Step 3.

shortvuts

Exercise. This is a must! We have sluggish metabolisms and the best way to kick ‘em into high gear is by engaging in some sort of physical activity. A lot of research for thyroid patients tout weight training combined with HIIT (high intensity interval training) as effective modes to weight loss. I personally did a bunch of things; I trained for and ran a half marathon, did 60 days of Insanity, 90 days of P90x, and now do a mix of HIIT/cycling/running/weights. This sounds intense, I know. I actually am one of those people who enjoy working out! I find this is a great stress reliever and satisfies my competitive spirit. I currently work out 6 days a week for around 30-60 minutes depending on the activity. My advice is to find something you enjoy or can at least tolerate. I like the structure of programs; there is a beginning and an end, and I like to mix things up. If you hate it, you will not continue to do it!

If you have any physical limitations, find a way to work around them. Google is your friend. Money is not an obstacle here either people. You don’t need to go to a gym. A Jillian Michael’s DVD is $10 and youtube offers free HIIT workouts or go to dailyhiit.com. Bodybuilding.com offers many free workouts as well. If 30-60 minutes sounds too intense, start with 10-15 minutes and work your way up.

Step 4.

cheap and easy

Diet. This is the tricky one. When I got diagnosed with this disease and started searching around a lot of stuff on the internet came up about paleo, low-carb, and gluten free. I made a lifestyle change I knew I could live with. For me, Paleo was tough because I LOVE my oatmeal. I read a lot about gluten, including the book Wheat Belly, and decided I could make this change permanent. I also eliminated cruciferous vegetables in the beginning (due to having a goiter), and reintroduced in the cooked form and in moderation once my goiter disappeared. I wrote more in detail about goitrogens here https://hashimomblogs.wordpress.com/2013/02/08/spicy-shrimp/. I also avoid soy, and limit my dairy. Truth be told, I’m fairly certain I’m sensitive to dairy, but I struggle with saying I can NEVER have cheese or yogurt again. I know how my body reacts, so I do my best to eat sparingly. Some people also limit or avoid nightshades (tomatoes, eggplant, peppers). I personally don’t feel like I react negatively, so I do not limit. I recommend keeping a food journal to track how you react to certain foods. I use myfitnesspal; it’s free, easy to use, and provides a wealth of information.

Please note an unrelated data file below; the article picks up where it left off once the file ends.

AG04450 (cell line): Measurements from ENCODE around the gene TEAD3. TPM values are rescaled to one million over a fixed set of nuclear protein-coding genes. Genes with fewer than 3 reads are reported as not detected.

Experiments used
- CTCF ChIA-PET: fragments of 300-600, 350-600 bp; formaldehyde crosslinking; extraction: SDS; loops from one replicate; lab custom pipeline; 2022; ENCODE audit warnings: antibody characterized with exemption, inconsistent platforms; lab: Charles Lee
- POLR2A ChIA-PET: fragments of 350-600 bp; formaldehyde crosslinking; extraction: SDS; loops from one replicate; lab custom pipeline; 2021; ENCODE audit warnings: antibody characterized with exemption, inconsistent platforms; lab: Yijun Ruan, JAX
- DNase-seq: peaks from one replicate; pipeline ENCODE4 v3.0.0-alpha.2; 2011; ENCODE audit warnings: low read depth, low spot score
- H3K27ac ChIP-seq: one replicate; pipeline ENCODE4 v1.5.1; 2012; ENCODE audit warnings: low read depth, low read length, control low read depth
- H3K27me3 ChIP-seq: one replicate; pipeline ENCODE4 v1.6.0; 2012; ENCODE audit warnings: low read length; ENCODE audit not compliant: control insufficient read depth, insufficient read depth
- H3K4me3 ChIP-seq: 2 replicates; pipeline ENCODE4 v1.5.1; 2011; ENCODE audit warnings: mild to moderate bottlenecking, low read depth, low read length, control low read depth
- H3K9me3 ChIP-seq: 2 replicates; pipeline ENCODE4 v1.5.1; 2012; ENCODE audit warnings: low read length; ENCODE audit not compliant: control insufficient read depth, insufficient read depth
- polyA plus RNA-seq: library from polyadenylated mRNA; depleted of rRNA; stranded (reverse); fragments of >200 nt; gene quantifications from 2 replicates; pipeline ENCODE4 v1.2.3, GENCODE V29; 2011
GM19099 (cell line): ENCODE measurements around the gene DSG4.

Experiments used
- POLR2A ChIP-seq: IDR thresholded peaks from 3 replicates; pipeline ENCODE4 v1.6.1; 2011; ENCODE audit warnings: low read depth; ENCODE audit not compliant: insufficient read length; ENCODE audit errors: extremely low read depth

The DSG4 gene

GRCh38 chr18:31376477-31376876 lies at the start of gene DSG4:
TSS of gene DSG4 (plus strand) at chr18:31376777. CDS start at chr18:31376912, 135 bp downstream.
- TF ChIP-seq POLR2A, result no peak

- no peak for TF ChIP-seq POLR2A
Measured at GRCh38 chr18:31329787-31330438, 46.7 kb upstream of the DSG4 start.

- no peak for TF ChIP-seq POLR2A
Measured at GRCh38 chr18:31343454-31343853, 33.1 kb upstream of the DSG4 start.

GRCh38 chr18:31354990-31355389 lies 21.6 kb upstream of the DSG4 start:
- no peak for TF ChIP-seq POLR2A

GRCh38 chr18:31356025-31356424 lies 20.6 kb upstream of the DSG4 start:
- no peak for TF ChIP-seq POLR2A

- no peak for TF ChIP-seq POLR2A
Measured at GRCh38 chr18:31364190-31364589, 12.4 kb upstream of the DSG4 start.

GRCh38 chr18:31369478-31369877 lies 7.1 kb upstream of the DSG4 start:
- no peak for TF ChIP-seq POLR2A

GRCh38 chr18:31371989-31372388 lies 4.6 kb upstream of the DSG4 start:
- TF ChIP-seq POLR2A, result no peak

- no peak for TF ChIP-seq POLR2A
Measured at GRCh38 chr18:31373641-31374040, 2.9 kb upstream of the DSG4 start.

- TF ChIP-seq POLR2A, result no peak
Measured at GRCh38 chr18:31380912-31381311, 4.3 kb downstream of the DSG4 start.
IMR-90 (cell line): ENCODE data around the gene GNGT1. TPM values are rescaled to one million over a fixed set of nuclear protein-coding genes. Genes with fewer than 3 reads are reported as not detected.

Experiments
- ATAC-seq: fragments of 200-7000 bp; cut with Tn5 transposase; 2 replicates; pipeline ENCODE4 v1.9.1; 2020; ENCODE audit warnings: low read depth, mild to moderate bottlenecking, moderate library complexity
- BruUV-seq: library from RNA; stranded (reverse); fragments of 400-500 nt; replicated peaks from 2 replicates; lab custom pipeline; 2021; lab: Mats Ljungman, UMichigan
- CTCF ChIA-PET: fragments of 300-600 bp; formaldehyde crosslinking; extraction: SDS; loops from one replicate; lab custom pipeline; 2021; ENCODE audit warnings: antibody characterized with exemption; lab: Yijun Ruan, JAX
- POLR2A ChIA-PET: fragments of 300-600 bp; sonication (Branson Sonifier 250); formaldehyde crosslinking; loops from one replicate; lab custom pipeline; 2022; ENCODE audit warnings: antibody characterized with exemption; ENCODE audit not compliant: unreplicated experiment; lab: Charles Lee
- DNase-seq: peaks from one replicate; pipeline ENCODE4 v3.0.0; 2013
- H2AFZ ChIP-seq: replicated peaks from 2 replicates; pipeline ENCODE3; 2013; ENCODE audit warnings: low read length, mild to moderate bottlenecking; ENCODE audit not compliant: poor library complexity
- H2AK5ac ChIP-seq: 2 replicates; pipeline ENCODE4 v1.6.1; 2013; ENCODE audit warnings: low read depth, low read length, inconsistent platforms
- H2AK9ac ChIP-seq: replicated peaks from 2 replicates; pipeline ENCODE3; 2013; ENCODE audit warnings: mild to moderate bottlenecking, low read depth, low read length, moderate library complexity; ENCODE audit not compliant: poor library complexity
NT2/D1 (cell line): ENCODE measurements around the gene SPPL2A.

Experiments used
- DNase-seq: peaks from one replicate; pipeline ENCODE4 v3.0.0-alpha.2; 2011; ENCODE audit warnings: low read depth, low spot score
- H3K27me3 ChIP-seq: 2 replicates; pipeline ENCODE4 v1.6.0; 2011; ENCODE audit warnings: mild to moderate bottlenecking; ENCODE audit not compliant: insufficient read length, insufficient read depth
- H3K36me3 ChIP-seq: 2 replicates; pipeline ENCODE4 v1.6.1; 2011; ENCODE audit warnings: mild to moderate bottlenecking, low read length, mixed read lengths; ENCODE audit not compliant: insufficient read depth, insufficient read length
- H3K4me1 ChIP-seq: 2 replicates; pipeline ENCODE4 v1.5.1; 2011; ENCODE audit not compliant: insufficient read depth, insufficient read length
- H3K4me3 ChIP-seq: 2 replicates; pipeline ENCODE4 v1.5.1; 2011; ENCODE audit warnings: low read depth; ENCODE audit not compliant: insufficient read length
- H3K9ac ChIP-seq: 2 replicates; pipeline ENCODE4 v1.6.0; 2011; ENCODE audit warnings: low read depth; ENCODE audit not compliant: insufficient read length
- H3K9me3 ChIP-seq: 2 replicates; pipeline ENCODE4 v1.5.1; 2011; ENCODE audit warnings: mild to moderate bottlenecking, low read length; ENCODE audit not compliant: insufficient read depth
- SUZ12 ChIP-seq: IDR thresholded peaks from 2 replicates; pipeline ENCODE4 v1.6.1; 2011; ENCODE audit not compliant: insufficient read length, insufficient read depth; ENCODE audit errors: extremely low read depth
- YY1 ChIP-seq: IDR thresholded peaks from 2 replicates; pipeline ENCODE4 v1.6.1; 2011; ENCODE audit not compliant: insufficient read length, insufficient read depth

A word of caution when using any calorie counting or food logging application. When people go on “diets” they immediately think “eat less, workout more”. Myfitnesspal will tell you that if you are looking to lose weight and are a female that you should limit to 1200. I’ve NEVER cut my calories so low. The long reason is another blog post, but the short answer is because we NEED food for FUEL. After coming off a pregnancy, I needed to re-understand portions, so I initially weighed and measured my food and put myself at a NET calorie goal of 1400 when I had 65 pounds to lose. Net meaning if I burned 500 calories working out, I would aim for 1900 calories. 1900 – 500 calories burned in exercise = 1400. There are plenty of calculators online to give you an estimate of your TDEE (total daily energy expenditure). At my weight now my calorie “goal” for maintenance is to net 2040 calories a day! Now I just go by my hunger; some days I’m sure I’m over, some days under. It tends to even out.

I prescribe to a whole foods way of eating, popularly referred to as “clean” eating.

Clean Eating “Principles”:

1. Choose whole, natural foods and seek to eliminate or minimize processed foods.

Processed foods are anything in a box, bag, can, or package, and although there are always a few exceptions to the rule (like a bag of fresh green beans), the majority of your foods should be fresh.

2. Choose unrefined over refined foods.

While it may not be possible all the times, you can up your intake of whole grains like brown rice and quinoa. Beans and legumes are also important. Clean sugars include honey, maple syrup, and dehydrated sugar cane juice.

3. Include some protein, carbohydrate and fat at every meal.

Most of us typically do well with carbohydrates and fat, but we often lack protein, especially in the early part of the day, like at breakfast and lunch. Protein is an important muscle-builder, and it can also help curb your appetite. When eaten throughout the day, it keeps us feeling full longer. Be aware of the kinds of meals you put together and space out your protein.

4. Watch out for fat, salt, and sugar.

This is easier than you think, particularly if you’ve cut out processed foods, which are responsible for most of our excess calories and high levels of fat, sugar, and salt. Clean foods are usually naturally low in all of these ingredients.

5. Eat five to six small meals throughout the day.

This usually pans out into three main meals and two or three hefty snacks. Eating this way prevents you from skipping meals and overeating. It also keeps your blood sugar levels steady so energy doesn’t lag.

6. Don’t drink your calories.

High calorie drinks like specialty coffees and soft drinks, on average, tack on an extra 400 to 500 calories a day. Choose water first, or my personal favorite, unsweetened tea (any flavor). Other clean drinks: low-fat or skim milk and 100 percent fruit juice diluted with sparkling water.

A SAMPLE Meal Day:

A quick search for “clean” recipes will bring up several resources; every recipe I’ve posted is considered “clean” as well.